‘Let the fun begin!’ Why did romance writer Susan Meachen fake her own death?

“Any publicity is good publicity,” Susan Meachen thought to herself as she prepared to stage her suicide. In September 2020, Meachen, the author of romance novels that she describes as “completely flawed” romance novels, logged on to Facebook, pretended to be her daughter, and wrote a post announcing her death. Meachen’s “daughter” continued to post many times after that. He suggested that Meachen was “bullied to the point of suicide in the book world” and encouraged people to buy Meachen’s “last” book. Then, Inverted corner: Last week, Meachen took to Facebook again to declare that she wasn’t actually dead. Surprise! “Let the fun begin,” he added.

By the way, my first sentence – like Meachen’s death – was partly fictional. I have no idea what she was thinking when the love writer committed suicide online. Nobody does. But a people share Of the questions, Meachen obviously touched on mental health issues that should be taken seriously—but that still isn’t an excuse to use your fake death to try to sell books, as was suggested in the days when he announced his resurrection. People in Meachen’s writing community are outraged. “I think he believes his books will get attention if he dies,” a writer from Meachen’s writing circle told the BBC. “Now, this is a new gamble: Instead of just being a good writer, I’m like, ‘Hey, if I come back, that’s going to get everybody excited and maybe make my books popular’.”

It is unethical to fake one’s own death. But you know the craziest part of them all? The stunt might actually help Meachen sell books. We are often told that hard work and talent pay off, but the unfortunate truth in the media is that getting yourself a lot of PR is probably more effective. For example, look at the convicted swindler Anna Sorokin, known as the “SoHo scammer.” The fake heiress may have spent time in jail for her fraud, but she turned her life into a Netflix series and was reportedly paid $320,000 for the privilege. The moral of this story? Sometimes it helps to have no morals at all.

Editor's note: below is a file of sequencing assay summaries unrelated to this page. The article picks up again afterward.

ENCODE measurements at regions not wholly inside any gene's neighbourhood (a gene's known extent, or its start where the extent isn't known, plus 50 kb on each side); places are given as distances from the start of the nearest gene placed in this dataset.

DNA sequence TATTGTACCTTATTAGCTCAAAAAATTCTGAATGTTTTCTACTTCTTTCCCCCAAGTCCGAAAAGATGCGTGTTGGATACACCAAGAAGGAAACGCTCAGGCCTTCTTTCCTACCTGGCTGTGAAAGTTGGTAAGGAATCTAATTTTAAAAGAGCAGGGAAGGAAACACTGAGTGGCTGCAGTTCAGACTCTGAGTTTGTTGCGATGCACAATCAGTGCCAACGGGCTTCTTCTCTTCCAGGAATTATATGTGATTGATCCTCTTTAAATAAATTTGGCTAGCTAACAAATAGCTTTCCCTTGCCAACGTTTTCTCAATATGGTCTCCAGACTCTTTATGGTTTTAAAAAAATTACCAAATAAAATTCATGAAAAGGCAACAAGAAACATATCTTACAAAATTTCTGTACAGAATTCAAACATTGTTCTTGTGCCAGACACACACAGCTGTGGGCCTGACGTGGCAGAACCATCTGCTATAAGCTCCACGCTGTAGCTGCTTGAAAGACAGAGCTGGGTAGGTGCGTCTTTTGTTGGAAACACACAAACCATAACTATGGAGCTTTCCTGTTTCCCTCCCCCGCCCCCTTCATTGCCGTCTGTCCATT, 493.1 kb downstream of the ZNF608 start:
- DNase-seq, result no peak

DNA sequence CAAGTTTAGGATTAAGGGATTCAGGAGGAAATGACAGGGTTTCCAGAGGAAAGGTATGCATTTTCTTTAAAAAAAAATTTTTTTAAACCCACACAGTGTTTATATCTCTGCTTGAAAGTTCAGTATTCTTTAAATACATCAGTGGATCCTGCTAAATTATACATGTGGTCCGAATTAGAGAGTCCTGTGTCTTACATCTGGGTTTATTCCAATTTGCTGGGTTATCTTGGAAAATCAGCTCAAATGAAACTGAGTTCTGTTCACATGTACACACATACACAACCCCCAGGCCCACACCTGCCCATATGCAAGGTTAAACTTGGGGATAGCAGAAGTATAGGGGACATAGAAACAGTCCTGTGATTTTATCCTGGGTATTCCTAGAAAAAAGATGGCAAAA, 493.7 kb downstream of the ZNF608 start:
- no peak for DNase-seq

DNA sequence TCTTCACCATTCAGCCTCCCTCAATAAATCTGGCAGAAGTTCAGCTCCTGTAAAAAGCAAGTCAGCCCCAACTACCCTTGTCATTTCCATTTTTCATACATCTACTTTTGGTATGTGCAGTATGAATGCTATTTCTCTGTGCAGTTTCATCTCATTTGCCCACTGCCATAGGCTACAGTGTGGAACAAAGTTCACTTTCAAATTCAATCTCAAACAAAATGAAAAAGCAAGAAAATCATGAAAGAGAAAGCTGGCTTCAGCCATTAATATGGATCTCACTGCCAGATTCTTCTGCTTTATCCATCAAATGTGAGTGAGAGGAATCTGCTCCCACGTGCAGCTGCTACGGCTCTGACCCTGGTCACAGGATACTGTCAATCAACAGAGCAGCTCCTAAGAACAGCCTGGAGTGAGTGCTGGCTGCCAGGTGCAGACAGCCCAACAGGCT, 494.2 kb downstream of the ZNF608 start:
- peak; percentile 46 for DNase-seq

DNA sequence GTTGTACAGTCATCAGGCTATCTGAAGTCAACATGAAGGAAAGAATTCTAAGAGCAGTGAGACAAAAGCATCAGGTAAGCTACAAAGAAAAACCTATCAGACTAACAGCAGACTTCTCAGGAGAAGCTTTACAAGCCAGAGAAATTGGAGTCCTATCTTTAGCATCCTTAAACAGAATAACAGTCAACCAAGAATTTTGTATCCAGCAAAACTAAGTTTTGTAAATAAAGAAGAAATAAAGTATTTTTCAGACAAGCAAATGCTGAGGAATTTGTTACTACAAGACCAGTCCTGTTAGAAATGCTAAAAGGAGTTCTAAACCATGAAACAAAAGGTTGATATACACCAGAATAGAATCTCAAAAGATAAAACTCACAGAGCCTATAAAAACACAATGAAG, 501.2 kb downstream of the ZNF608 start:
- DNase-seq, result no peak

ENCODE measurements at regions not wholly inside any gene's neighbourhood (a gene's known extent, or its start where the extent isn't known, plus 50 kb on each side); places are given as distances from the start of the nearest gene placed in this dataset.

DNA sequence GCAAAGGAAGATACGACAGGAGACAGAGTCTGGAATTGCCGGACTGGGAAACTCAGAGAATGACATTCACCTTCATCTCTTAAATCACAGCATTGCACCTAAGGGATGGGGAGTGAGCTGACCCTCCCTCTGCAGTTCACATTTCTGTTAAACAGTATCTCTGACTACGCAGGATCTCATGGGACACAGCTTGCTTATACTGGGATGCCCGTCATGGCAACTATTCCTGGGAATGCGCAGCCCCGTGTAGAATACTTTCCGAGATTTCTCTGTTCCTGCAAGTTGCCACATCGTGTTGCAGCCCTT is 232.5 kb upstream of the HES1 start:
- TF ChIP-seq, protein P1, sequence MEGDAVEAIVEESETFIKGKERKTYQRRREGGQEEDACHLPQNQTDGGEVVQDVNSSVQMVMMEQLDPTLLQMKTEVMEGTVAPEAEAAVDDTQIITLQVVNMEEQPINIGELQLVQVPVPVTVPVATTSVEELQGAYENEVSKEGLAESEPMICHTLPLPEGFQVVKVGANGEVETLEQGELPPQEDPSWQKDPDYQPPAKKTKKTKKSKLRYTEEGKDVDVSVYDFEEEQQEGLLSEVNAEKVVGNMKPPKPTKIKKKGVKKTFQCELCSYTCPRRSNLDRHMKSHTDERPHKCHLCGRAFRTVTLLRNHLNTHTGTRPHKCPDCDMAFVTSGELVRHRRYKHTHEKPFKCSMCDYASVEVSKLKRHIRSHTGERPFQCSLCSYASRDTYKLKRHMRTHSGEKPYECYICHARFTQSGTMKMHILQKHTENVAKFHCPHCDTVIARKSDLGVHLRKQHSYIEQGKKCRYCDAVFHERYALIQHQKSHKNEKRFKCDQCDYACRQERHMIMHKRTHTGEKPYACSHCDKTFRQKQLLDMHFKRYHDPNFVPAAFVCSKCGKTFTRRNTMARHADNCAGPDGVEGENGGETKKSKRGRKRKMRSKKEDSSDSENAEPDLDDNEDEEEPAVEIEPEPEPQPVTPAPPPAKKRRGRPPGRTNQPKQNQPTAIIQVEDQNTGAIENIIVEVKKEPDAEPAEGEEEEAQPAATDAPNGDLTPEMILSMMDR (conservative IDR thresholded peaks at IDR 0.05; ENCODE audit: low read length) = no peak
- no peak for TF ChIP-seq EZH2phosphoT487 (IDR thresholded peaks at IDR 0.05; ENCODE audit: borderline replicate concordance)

• Arwa Mahdawi is a Guardian columnist.

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In the UK and Ireland, Samaritans can be reached on 116 123 or jo@samaritans.org or jo@samaritans.ie.. In the US, the National Suicide Prevention Lifeline 1-800-273-8255. The crisis support service Lifeline in Australia is 13 11 14. Other international helplines can be found at befrienders.org.

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